Tun Razzak laid the foundations for this development process and for the blending of the populace, inherited from a history of mass migration of Chinese and Indians.

Malays were laid back, with centuries of neglect; the Chinese had a stranglehold of the economy, with Malays doing all the menial work. A disgruntled majority, a predicament partly self-inflicted, saw a minority enjoying the fruits of their labours. Sounds familiar?

With the race riots which rent the country, the Malaysian leaders were set on a course of development which ensured jobs for all and a tolerant live and let live policy which enabled, provided that all confirmed to a common bonding of language.

Bahasa Melayu is that bond, Bahasa itself has a familiar ring to the Sri Lankan ear along with a host of Sanskrit based words; Istrhri; vanitha, guru, desa; nama, utura, pustaka, and so on.

The minorities preserve their lifestyles yet enjoy a closeness which language can bring. Not one but two: Bahasa and English. With this Malaysia faces the future and takes it on.

The Prime Minister Datuk Seri Dr. Mahathir Mohamed put this policy best when he said: "From our own experience in Malaysia, we know that attention has always been paid to the delicate balance of interests of all peoples concerned.

In our kind of society, the element of a healthy respect for others is vital. Tolerance, compromise, confidence-building, power sharing, good will, cooperation and a good understanding of the sensitivities are important in our political culture.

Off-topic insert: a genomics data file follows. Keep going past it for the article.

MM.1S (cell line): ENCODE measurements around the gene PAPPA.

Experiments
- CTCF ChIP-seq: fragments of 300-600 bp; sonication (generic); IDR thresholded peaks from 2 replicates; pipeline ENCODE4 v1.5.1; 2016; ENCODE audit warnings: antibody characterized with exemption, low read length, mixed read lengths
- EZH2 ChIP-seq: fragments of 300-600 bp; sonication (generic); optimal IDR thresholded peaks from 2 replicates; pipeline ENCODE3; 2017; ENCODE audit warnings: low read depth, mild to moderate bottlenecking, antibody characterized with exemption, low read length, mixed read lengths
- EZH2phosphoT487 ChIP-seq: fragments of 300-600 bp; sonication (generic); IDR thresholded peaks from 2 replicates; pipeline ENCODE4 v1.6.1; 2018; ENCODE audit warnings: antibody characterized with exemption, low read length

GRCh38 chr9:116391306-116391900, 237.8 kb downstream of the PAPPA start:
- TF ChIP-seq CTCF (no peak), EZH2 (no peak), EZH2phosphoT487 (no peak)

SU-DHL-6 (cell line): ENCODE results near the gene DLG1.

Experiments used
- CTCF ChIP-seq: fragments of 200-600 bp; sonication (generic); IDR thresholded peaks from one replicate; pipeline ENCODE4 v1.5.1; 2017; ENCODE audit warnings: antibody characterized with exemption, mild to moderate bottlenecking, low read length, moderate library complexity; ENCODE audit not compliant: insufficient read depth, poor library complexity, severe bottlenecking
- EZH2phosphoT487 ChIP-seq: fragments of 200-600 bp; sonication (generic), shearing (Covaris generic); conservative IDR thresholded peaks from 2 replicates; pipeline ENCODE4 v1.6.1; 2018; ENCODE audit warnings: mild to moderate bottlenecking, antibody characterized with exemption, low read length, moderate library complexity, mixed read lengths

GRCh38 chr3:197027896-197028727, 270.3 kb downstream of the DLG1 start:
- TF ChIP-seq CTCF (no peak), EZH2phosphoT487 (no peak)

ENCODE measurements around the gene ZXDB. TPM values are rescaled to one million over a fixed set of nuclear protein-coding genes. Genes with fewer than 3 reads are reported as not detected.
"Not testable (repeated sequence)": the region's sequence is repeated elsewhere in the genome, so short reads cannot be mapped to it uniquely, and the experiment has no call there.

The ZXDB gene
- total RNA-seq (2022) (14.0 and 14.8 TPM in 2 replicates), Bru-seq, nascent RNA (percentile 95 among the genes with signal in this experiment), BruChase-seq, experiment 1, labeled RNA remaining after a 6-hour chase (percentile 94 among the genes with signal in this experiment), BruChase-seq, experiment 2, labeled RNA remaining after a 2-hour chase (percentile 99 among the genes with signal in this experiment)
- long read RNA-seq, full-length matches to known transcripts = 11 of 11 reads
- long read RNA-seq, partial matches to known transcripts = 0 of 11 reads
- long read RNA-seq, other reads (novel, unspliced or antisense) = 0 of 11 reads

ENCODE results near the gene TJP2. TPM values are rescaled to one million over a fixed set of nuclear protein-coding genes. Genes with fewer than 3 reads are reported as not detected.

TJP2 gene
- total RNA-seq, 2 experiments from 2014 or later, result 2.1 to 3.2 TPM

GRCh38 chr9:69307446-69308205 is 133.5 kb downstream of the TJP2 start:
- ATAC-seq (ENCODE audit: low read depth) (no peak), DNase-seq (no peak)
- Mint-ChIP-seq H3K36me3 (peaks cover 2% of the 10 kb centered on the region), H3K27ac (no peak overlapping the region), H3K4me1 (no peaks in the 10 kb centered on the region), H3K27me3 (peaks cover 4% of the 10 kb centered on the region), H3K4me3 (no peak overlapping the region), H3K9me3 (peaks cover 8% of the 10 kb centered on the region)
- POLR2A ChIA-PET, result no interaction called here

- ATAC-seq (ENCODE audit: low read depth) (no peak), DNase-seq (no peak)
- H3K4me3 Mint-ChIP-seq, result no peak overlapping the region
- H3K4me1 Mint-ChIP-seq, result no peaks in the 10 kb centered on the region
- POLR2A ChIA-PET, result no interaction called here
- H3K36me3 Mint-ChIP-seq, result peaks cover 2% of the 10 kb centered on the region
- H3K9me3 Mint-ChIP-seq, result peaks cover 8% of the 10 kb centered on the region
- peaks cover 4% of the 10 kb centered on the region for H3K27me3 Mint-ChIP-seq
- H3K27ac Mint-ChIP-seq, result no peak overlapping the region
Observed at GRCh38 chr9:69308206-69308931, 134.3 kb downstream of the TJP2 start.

"Those living in plural societies have very little choice but to live together, accommodate and respect each other and cooperate for the benefit of all."

Malaysia was blessed with great leaders who saw the future, developed the vision to contain the differing demands of the various communities, recognized the need to accommodate the wishes of all in a practical manner.

To achieve this, they discriminated in favour of a impoverished majority. The bhumiputra program has been hailed as well as been subject of western criticism. However, the tacit acceptance of the minority has been made possible because they have what they want most, jobs and an acceptance of their way of life.

If Malaysia Boleh, why not Sri Lanka?

If Malaysia, which just 17 years ago was worse off than Sri Lanka, can achieve, if Malaysia Boleh, why not Sri Lanka?

That is a question which all Sri Lankans should ask themselves at this juncture of the state visit of the President of Sri Lanka to Malaysia.

* Boleh, in Bahasa Malaysia means 'Can'!

(The writer is Sri Lanka's famed film and television director and administrator, who now lives in Malaysia. He is the General Manager of Astro Shaw Sdn. Bhd, and Astro Productions Sdn. Bhd, both subsidiaries of the Measat Broadcast Network Systems Sdn. Bhd, Asia's first Direct to Home satellite broadcaster.)

Israel: the clash of extreme elements

"If I forget thee, O Jerusalem, let my right hand forget her cunning" (Psalms I37, 5)

Leah Rabin, the widow of Yitzhak Rabin, has not forgotten Jerusalem nor the assassination of her husband, war hero and Prime Minister of Israel when he was addressing a rally in the holy city. The assassin was no member of Hamas or Hizbullah but a young man who belonged to a secret Jewish extremist group. (The western media use the term "fundamentalist' to describe similar extremist Islamic movements).